While we don’t know how much meat our Paleolithic ancestors ate, they certainly didn’t eat domesticated beef or pork. If they did eat fowl, it didn’t resemble anything we eat today. Their most abundant meat source had to be what was easiest to catch and kill, which was probably more similar to squirrels and mice than cows and pigs. The meat we eat today is far from Paleo in its nutritional comparison to the meat that our ancestors ate. Wild game would be closest. How many Paleo dieters are using this as their main protein source? Even the recommendation that we consume a similar amount of protein as our ancestors is difficult to follow considering that the range of estimates is so broad, and that the upper level of the range would most likely be toxic. The domesticated plants we eat also differ significantly from the wild plants our ancestors ate.
What is the potential health risk?
It is clear from examining multiple sources of information regarding the Paleo Eating Plan that relatively high meat consumption is part of the plan. This is true regardless of the source of the Paleo information. In fact, meat is often listed before fish and seafood, and before fruits and vegetables. This represents a disconnect between the Paleo Plan and the majority of scientific studies on the relationship between red meat consumption and risk of various diseases, including cardiovascular disease and certain cancers. The body of scientific research supporting this relationship is abundant. Anyone interested in the detail can easily find numerous studies with a simple search in Google Scholar or through your local public library. Red meat consumption has been linked to increased risk of atherosclerosis, stroke, coronary artery disease, colorectal cancer and diabetes. While the exact mechanism for this relationship is not fully understood – our knowledge is constantly evolving – the current evidence is clear that meat consumption correlates with disease and mortality risk.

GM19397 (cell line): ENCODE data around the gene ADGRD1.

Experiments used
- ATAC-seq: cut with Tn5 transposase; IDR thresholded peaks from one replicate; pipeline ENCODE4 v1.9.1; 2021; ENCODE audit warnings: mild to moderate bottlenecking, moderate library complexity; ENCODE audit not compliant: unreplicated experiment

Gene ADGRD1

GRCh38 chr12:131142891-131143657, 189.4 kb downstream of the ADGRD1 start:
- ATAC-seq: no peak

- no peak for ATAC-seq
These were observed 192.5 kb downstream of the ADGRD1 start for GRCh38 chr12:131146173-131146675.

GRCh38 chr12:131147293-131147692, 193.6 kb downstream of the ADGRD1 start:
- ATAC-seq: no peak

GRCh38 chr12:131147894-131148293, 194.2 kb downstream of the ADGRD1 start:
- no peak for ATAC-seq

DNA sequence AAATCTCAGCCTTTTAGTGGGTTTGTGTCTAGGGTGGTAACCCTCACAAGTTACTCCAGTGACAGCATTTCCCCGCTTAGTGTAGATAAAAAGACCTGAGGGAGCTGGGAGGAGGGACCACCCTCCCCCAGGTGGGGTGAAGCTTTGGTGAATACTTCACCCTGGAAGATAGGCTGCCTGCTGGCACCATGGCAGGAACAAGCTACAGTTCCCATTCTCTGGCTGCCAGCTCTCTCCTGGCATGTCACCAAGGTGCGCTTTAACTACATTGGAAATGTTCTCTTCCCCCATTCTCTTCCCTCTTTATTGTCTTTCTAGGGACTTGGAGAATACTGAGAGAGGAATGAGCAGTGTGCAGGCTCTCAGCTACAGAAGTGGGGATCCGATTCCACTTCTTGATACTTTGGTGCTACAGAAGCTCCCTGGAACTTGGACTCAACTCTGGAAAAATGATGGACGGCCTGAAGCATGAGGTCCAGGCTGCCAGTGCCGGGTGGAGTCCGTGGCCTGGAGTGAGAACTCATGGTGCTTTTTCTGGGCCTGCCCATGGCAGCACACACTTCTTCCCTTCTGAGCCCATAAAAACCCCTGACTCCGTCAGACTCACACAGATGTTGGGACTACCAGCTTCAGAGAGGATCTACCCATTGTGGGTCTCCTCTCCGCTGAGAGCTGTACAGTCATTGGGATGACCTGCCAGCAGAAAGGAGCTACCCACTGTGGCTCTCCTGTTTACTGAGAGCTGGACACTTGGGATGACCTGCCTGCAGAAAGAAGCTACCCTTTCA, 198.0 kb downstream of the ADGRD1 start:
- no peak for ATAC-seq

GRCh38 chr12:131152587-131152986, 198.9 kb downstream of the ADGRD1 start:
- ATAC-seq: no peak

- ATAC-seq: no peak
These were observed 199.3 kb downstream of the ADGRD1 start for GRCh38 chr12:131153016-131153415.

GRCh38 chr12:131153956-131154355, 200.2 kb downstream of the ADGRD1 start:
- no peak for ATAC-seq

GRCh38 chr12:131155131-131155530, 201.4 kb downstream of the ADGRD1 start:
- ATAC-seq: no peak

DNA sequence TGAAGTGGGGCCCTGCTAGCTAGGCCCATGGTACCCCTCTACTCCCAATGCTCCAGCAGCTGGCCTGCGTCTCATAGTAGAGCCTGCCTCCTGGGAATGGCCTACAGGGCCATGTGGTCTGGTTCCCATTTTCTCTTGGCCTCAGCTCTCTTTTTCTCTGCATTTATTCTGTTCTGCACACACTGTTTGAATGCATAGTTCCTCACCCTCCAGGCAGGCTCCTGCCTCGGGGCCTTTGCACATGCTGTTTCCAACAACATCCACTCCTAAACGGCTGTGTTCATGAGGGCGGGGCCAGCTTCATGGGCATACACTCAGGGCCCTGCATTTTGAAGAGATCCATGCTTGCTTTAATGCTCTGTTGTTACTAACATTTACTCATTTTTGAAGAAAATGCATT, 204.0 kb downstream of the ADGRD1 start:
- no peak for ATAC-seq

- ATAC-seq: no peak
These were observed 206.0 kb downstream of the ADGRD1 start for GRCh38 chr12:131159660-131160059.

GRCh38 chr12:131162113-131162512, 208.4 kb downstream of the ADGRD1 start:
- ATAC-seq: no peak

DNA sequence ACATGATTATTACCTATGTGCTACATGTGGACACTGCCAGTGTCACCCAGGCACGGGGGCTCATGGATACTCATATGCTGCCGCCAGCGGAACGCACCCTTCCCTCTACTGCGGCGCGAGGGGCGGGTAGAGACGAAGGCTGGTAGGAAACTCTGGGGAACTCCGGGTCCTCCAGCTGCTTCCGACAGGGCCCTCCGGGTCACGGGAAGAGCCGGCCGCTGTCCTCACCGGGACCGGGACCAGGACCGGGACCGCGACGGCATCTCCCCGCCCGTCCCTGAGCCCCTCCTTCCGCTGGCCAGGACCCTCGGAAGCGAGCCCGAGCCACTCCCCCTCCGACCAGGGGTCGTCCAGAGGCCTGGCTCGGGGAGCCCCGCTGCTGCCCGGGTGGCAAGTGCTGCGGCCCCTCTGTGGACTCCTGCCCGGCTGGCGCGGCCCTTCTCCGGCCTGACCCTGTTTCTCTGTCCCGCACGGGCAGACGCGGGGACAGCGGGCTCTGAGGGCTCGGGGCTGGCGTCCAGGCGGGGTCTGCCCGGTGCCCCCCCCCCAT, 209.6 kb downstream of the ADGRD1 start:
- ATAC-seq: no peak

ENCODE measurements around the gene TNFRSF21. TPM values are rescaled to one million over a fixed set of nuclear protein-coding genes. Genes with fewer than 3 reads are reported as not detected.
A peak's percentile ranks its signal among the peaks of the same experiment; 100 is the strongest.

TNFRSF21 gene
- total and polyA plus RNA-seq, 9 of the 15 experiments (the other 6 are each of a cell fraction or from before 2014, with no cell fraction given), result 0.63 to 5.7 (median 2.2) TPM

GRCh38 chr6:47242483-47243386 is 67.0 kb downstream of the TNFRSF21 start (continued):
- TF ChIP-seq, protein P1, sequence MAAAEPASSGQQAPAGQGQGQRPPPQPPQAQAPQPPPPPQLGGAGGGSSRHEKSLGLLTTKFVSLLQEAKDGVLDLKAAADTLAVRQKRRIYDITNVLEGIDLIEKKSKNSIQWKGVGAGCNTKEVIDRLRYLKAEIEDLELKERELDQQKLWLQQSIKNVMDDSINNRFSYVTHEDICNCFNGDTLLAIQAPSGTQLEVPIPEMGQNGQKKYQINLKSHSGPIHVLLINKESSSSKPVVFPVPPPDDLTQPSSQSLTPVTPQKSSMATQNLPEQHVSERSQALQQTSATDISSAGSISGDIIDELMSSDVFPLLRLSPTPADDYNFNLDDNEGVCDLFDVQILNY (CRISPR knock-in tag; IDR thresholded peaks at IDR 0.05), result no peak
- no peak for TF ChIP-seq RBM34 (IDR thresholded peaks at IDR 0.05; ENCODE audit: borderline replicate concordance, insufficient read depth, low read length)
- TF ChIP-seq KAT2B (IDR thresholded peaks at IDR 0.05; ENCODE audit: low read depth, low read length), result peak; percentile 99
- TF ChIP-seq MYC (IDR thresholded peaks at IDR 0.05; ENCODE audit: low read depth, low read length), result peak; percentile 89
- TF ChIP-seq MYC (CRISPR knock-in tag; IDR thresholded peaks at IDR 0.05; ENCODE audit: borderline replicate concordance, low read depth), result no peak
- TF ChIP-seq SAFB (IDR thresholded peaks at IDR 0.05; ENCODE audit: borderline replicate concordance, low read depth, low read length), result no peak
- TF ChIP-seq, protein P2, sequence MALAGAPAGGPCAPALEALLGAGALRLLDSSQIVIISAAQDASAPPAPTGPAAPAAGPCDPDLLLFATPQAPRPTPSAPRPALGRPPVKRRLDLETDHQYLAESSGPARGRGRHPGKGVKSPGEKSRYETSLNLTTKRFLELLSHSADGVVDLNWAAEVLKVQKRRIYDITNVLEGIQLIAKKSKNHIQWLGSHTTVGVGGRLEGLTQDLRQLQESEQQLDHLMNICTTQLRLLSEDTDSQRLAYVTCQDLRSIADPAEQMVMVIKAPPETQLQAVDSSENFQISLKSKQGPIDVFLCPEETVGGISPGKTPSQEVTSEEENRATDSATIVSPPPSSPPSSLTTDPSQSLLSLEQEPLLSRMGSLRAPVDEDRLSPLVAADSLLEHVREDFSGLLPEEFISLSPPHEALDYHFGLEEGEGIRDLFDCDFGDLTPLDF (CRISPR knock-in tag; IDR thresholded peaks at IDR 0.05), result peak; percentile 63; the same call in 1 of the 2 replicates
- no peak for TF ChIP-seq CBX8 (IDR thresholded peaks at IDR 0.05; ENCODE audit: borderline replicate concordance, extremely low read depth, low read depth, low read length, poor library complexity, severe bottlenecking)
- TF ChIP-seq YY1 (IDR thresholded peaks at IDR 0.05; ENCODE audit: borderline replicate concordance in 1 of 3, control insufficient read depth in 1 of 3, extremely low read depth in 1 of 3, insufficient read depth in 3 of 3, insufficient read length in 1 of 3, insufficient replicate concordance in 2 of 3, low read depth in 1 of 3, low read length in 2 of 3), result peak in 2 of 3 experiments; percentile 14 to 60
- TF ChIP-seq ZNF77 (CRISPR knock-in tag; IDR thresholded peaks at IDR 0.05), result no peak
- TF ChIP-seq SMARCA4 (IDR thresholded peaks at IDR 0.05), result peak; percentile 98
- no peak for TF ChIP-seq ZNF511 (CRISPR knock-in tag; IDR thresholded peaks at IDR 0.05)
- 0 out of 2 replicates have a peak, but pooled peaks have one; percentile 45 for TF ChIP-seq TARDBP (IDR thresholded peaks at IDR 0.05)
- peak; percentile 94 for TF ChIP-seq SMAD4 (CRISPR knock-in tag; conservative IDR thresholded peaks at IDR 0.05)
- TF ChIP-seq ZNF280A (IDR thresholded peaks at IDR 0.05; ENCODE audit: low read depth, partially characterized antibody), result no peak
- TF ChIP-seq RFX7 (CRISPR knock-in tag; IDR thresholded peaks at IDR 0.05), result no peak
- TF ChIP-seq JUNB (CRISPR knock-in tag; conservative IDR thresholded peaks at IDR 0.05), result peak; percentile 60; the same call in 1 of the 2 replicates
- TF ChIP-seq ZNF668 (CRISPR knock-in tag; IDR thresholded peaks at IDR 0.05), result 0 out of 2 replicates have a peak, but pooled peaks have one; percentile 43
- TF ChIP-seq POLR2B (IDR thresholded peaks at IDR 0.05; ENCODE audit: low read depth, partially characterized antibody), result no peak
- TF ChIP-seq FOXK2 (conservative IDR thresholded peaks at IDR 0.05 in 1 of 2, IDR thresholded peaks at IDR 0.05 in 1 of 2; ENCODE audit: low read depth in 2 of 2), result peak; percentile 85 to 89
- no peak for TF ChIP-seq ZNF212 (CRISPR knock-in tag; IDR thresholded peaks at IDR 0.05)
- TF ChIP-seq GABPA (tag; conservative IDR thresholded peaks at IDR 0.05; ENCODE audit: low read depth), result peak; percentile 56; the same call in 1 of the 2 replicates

The Paleo people argue, “But what about our ancestors, they were healthy and ate lots of meat. They weren’t all dying from these ‘diseases of civilization.’ It must be the milled grains and legumes.” Atherosclerosis, coronary artery disease and stroke are diseases of aging. They usually do not manifest until later in life. Our average Paleolithic ancestor did not live long enough to suffer the effects of these chronic diseases. However, CT scans of mummies up to 5,000 years old from various cultures show development of atherosclerosis. Most likely, these individuals died from some infectious disease or injury before heart disease could do them in.
What is the bottom line?
If you want to lose weight, any plan that eliminates entire food groups will probably work if adhered to. Elimination plans however, are not necessarily the most healthy or sustainable. To eat as healthfully as possible, take the Paleo recommendations and rearrange the order a bit. A better order would look like this: vegetables, fruits, healthy oils, nuts and seeds, fish/seafood, meats. Reduction in starchy foods, without total elimination, is a positive goal considering our over-reliance on these foods, especially the highly refined variety. What you end up with is similar to the Harvard School of Public Health Healthy Eating Plan, which is a good place to start a quest for balanced and healthful eating.